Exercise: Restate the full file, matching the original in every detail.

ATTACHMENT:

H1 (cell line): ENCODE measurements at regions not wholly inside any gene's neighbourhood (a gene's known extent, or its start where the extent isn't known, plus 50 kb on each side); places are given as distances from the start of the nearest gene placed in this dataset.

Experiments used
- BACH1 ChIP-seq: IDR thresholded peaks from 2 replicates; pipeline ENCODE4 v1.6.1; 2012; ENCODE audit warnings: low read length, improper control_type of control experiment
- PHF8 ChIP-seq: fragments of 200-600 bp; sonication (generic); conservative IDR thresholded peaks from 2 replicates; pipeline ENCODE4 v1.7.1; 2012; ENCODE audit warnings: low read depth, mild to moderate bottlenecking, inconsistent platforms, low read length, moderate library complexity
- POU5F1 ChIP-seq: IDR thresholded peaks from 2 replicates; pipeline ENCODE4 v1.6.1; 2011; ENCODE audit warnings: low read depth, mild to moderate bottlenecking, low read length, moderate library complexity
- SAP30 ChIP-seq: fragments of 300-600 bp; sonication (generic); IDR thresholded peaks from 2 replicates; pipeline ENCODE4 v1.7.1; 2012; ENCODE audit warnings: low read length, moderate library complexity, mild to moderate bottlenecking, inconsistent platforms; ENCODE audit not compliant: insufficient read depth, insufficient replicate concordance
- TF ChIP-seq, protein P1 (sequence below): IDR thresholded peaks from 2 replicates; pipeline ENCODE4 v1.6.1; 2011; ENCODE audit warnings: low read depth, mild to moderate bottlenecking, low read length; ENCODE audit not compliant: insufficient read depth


H1 (cell line): ENCODE measurements at regions not wholly inside any gene's neighbourhood (a gene's known extent, or its start where the extent isn't known, plus 50 kb on each side); places are given as distances from the start of the nearest gene placed in this dataset.

Experiments used
- BACH1 ChIP-seq: IDR thresholded peaks from 2 replicates; pipeline ENCODE4 v1.6.1; 2012; ENCODE audit warnings: low read length, improper control_type of control experiment
- PHF8 ChIP-seq: fragments of 200-600 bp; sonication (generic); conservative IDR thresholded peaks from 2 replicates; pipeline ENCODE4 v1.7.1; 2012; ENCODE audit warnings: low read depth, mild to moderate bottlenecking, inconsistent platforms, low read length, moderate library complexity
- POU5F1 ChIP-seq: IDR thresholded peaks from 2 replicates; pipeline ENCODE4 v1.6.1; 2011; ENCODE audit warnings: low read depth, mild to moderate bottlenecking, low read length, moderate library complexity
- SAP30 ChIP-seq: fragments of 300-600 bp; sonication (generic); IDR thresholded peaks from 2 replicates; pipeline ENCODE4 v1.7.1; 2012; ENCODE audit warnings: low read length, moderate library complexity, mild to moderate bottlenecking, inconsistent platforms; ENCODE audit not compliant: insufficient read depth, insufficient replicate concordance
- TF ChIP-seq, protein P1 (sequence below): IDR thresholded peaks from 2 replicates; pipeline ENCODE4 v1.6.1; 2011; ENCODE audit warnings: low read depth, mild to moderate bottlenecking, low read length; ENCODE audit not compliant: insufficient read depth